To determine if an attack hits its target, you make an Attack Roll using 3d6. You calculate the Attack Roll this way:Attack Roll = (11 + Attacker's OCV - Target's DCV) or lessExample: If the attacker has an OCV of 7 and the target has a DCV of 10, then the Attack Roll is 11 + 7 - 10 = 8 or less.A result of 3 on an Attack Roll always succeeds; a result of 18 always fails.
To speed play, use the accompanying chart to determine the Attack Roll.
I felt that this was going to be a significant issue. My solution was to instead add 10 to all DCV values. You roll 3d6 and add you OCV, and that is the highest DCV that you hit. (Note that this is the same fix that 3rd edition D&D had for Armor Class.)
To be consistent, skills can be converted from notation like "(13-)" to "(+2)". Add the total, and if the result is the difficulty or better (default 10), you succeed.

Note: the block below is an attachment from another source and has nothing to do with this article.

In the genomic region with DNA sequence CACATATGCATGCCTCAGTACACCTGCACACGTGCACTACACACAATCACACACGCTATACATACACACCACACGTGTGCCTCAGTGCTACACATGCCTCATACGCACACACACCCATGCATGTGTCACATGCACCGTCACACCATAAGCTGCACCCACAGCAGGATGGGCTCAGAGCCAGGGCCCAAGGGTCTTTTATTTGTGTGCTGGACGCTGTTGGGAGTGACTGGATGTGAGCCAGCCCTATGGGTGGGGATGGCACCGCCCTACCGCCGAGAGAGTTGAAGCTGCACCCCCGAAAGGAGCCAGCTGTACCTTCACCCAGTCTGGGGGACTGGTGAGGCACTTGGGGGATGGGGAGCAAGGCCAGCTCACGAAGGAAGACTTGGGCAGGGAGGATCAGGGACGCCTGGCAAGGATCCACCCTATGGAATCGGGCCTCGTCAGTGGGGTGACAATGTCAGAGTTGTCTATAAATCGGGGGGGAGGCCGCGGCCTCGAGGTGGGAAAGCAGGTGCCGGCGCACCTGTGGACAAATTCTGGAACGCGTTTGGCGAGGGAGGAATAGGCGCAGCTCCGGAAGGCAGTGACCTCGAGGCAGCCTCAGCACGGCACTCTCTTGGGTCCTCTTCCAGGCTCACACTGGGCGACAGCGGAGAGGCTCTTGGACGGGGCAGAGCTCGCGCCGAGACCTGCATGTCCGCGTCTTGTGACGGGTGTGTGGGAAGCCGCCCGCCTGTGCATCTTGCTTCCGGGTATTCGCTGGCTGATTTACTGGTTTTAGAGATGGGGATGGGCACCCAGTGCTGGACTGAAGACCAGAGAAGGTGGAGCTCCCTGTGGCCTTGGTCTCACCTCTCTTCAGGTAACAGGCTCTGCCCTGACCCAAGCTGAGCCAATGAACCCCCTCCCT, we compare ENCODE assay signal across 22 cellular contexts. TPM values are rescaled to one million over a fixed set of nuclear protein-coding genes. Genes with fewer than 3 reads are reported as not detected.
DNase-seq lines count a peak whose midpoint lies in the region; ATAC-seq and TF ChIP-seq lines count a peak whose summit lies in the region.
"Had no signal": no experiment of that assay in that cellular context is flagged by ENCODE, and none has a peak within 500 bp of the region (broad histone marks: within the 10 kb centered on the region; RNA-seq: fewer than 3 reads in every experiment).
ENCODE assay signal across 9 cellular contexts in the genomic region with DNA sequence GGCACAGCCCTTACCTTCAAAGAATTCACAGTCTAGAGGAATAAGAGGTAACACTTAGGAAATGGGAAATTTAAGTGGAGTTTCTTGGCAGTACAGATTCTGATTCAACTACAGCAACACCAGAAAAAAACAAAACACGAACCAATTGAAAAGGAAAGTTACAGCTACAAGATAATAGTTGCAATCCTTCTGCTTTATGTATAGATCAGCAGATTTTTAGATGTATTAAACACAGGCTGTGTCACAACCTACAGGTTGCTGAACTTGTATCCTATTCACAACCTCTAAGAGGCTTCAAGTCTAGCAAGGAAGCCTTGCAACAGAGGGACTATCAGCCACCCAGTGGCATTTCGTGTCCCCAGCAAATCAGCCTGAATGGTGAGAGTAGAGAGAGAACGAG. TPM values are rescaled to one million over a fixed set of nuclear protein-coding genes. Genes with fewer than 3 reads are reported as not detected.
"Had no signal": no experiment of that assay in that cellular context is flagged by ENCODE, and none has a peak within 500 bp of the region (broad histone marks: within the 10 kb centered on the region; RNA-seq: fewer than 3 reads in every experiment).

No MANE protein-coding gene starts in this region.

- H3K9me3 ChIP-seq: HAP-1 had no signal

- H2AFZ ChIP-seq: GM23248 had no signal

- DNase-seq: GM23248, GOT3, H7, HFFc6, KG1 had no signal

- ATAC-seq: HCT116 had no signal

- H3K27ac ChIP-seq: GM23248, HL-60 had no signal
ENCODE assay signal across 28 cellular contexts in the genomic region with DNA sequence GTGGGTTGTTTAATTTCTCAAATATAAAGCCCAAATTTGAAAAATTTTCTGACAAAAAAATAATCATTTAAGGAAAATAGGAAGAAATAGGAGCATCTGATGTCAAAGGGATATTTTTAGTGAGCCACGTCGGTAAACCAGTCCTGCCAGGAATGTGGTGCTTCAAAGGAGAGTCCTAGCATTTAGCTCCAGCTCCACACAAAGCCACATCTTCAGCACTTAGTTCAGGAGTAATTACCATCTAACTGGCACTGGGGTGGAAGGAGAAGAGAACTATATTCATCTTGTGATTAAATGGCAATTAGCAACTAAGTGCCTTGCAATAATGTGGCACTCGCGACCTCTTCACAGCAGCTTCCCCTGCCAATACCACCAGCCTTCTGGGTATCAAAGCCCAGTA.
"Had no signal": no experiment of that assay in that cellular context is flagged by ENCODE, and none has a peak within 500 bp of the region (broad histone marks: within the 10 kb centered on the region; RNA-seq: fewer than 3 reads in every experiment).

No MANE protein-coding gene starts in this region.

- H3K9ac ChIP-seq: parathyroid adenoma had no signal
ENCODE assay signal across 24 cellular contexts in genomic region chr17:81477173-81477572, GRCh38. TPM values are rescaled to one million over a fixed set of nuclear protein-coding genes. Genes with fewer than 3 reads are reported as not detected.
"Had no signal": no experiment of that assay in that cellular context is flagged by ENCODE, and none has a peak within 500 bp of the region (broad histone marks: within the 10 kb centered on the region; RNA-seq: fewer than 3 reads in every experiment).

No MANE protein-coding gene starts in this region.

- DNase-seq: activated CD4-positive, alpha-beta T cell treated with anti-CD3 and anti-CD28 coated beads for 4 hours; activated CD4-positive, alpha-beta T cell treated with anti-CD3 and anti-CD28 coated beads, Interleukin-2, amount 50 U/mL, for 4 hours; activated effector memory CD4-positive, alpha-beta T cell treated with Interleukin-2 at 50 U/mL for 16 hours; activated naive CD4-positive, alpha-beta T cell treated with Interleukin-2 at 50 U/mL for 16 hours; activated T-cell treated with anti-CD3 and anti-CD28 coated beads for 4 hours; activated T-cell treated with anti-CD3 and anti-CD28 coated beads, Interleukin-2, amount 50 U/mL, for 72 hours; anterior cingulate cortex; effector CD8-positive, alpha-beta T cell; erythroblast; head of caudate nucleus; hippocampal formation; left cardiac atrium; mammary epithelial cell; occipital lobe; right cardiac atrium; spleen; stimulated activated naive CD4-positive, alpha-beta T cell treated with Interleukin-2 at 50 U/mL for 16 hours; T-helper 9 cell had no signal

Case 3: James Bond 007
I didn't play these on vacation, but that table got me thinking about the James Bond 007 RPG. This was an excellently-designed and ground-breaking RPG in the early eighties, that used percentile rolls that refer to a universal table. In particular, it used quality of success more than almost any game before and since. However, the process of percentile roll and table lookup can be slow. There are potential ways to simplify this in play.
James Bond 007's table is used to classify results into 4 levels of success (Quality Rating or QR).